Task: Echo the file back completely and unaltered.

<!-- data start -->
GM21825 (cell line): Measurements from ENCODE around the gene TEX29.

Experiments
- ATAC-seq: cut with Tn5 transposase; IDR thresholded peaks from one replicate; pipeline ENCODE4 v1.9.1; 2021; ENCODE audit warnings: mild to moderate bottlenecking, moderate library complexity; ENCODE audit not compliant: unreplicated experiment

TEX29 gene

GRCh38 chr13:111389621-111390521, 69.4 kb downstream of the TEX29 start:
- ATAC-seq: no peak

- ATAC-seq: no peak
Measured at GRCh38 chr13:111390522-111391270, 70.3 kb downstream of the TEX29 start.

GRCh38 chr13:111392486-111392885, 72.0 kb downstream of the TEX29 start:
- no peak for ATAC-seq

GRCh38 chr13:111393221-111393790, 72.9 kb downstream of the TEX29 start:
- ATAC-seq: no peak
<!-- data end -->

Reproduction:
GM21825 (cell line): Measurements from ENCODE around the gene TEX29.

Experiments
- ATAC-seq: cut with Tn5 transposase; IDR thresholded peaks from one replicate; pipeline ENCODE4 v1.9.1; 2021; ENCODE audit warnings: mild to moderate bottlenecking, moderate library complexity; ENCODE audit not compliant: unreplicated experiment

TEX29 gene

GRCh38 chr13:111389621-111390521, 69.4 kb downstream of the TEX29 start:
- ATAC-seq: no peak

- ATAC-seq: no peak
Measured at GRCh38 chr13:111390522-111391270, 70.3 kb downstream of the TEX29 start.

GRCh38 chr13:111392486-111392885, 72.0 kb downstream of the TEX29 start:
- no peak for ATAC-seq

GRCh38 chr13:111393221-111393790, 72.9 kb downstream of the TEX29 start:
- ATAC-seq: no peak